J.A. Olsen v. City of Winona
818 F.2d 401 (5th Cir. 1987)
Olsen, a corporation, sued a
city in Mississippi (Winona) in Federal Court.
Olsen claimed that the
Federal Court could hear the case because there was diversity
Olsen was incorporated in
Illinois and had bank accounts and made all their important decisions in
Illinois. However, Olsen's only manufacturing plant and almost all of
its employees were in Mississippi.
The Federal Trial Court
dismissed the case for lack of subject matter jurisdiction. Olsen appealed.
The Trial Court found that
Olsen counted as a Mississippi company, therefore there was no diversity
The Federal Appellate Court
The Appellate Court used the
total activity test to see where
the substantial part of Olsen's business was conducted and the Court
decided that was Mississippi.
Courts generally use place
of activity (in this case Mississippi) and nerve center (in this case
Illinois) to determine in which place the corporation conducts principal
defendants have dual citizenship: their place of incorporation and their
principal place of business. Both
of these states of residency must be diverse from the opposing party's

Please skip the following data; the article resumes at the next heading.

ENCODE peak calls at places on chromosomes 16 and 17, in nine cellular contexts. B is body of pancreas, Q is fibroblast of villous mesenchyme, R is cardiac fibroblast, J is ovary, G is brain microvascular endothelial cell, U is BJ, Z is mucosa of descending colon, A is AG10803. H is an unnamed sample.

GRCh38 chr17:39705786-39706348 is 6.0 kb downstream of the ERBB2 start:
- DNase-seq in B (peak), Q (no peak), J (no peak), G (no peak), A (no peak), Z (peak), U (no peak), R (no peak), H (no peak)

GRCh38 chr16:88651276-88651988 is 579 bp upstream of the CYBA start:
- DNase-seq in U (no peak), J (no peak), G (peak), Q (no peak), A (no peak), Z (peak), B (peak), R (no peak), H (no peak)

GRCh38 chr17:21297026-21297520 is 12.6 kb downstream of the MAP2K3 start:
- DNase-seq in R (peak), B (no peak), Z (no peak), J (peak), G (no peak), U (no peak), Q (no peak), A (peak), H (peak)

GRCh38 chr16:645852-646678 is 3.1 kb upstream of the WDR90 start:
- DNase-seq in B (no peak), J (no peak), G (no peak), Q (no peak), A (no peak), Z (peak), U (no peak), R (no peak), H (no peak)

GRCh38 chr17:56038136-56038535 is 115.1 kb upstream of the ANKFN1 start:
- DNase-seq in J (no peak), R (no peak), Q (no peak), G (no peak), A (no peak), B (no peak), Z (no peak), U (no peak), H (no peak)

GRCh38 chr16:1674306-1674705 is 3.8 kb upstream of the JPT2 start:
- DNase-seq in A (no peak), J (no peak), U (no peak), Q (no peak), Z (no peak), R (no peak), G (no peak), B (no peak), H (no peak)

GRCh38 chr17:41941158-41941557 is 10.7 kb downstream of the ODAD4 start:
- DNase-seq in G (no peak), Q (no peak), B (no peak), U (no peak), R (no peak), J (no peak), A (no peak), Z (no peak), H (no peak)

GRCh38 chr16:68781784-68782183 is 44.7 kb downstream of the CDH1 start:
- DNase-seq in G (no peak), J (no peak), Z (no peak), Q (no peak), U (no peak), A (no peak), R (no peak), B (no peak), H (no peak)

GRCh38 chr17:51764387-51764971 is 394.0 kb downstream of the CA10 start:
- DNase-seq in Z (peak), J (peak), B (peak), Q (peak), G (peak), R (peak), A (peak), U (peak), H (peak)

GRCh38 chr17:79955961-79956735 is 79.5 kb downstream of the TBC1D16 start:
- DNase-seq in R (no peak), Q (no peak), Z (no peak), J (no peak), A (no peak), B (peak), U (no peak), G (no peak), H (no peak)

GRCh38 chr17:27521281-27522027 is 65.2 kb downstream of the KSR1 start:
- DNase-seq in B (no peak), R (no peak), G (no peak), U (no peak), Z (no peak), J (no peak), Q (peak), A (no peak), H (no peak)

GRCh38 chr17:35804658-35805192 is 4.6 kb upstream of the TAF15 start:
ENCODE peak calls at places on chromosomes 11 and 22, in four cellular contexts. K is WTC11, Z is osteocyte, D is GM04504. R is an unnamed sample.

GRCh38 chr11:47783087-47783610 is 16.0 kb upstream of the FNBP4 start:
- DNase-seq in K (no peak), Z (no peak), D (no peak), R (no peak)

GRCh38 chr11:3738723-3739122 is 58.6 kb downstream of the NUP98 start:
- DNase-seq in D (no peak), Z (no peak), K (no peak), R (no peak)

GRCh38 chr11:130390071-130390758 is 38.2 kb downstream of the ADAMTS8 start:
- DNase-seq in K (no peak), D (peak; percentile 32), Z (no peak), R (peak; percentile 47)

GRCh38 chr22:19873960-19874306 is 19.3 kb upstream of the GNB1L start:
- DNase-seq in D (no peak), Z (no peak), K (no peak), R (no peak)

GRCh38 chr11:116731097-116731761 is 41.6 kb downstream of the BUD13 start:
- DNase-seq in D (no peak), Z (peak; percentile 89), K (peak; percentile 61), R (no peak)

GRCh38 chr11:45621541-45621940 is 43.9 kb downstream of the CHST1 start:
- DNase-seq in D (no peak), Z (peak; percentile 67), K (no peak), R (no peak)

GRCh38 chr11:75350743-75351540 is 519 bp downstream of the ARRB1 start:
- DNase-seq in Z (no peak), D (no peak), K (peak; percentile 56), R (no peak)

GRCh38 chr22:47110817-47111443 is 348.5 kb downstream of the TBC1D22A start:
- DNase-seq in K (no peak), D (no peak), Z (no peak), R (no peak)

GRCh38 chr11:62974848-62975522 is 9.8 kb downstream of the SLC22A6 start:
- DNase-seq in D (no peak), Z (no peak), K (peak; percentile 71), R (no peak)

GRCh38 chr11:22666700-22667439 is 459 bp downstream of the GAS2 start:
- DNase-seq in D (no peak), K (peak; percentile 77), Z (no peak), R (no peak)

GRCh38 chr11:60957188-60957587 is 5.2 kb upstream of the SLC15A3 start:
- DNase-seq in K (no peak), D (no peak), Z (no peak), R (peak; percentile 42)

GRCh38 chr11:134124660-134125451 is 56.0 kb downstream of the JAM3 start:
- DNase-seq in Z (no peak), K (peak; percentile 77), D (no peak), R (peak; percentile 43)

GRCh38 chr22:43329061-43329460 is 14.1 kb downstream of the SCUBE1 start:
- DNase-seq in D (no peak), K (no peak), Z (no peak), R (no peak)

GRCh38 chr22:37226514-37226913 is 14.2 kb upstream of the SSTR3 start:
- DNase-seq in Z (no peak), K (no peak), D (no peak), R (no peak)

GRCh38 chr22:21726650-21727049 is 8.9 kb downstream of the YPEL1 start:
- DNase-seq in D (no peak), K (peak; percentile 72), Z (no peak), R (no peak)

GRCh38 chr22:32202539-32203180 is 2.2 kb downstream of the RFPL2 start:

residency in order to maintain a federal claim based on diversity
28 USC § 1332(c), which established that a corporation is a
citizen of both their State of Incorporation as well as their principle
place of business, was written in the 1950, specifically to reduce the
case load on Federal Courts.
§ 1332(c) doesn't actually define what a principle
place of business actually is. It was left up to the courts.
The courts came up with two tests for determining principle place of
The nerve center test: Where is the corporations' leadership?
See Scot Typewriter Co.
v. Underwood Corp. (170 F.Supp. 862 (1959)).
The total activities
test: Where do they do the most
See Kelly v. United
States Steel Corp. (284 F.2d 850 (1960)).
Courts have struggled to
determine which test to apply.
Note that the principle
place of business for a corporation can change over time if the company's